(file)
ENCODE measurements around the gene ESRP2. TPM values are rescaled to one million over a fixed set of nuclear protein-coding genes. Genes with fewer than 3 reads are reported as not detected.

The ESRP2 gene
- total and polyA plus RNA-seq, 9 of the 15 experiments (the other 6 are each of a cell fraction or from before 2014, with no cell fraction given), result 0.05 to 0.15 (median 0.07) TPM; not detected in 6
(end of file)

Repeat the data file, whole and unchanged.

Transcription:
ENCODE measurements around the gene ESRP2. TPM values are rescaled to one million over a fixed set of nuclear protein-coding genes. Genes with fewer than 3 reads are reported as not detected.

The ESRP2 gene
- total and polyA plus RNA-seq, 9 of the 15 experiments (the other 6 are each of a cell fraction or from before 2014, with no cell fraction given), result 0.05 to 0.15 (median 0.07) TPM; not detected in 6